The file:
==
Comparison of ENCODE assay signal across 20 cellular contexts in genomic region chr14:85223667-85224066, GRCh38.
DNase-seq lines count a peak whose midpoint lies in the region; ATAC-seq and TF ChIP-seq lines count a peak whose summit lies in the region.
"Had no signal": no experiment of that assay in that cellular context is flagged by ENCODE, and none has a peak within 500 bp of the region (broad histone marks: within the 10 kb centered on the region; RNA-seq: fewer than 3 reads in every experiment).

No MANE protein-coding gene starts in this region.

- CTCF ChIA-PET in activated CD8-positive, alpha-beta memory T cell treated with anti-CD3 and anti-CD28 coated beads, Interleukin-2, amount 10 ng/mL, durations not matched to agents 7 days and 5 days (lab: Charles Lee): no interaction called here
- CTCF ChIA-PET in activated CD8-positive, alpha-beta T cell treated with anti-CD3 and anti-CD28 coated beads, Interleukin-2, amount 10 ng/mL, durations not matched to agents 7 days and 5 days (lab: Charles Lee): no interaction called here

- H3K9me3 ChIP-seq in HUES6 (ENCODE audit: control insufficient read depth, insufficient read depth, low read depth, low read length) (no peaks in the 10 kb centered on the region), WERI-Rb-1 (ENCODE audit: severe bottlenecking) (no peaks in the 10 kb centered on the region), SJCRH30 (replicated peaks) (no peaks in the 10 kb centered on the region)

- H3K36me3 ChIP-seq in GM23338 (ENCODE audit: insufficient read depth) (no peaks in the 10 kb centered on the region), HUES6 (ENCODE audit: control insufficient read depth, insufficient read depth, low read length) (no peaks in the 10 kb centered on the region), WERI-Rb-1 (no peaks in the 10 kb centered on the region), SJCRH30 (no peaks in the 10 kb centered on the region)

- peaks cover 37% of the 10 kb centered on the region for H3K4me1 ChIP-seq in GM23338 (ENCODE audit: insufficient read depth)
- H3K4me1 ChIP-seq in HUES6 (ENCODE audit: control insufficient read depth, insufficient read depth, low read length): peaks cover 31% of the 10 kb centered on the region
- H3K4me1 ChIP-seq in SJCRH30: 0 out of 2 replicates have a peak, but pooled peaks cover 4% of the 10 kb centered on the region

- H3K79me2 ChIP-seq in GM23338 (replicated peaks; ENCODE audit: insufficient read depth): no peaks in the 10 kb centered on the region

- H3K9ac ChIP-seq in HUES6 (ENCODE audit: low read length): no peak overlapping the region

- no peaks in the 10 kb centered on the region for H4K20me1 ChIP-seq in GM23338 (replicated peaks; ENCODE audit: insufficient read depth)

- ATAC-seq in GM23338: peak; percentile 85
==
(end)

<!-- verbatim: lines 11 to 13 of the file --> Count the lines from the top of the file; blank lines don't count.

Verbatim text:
- H3K4me1 ChIP-seq in SJCRH30: 0 out of 2 replicates have a peak, but pooled peaks cover 4% of the 10 kb centered on the region

- H3K79me2 ChIP-seq in GM23338 (replicated peaks; ENCODE audit: insufficient read depth): no peaks in the 10 kb centered on the region

- H3K9ac ChIP-seq in HUES6 (ENCODE audit: low read length): no peak overlapping the region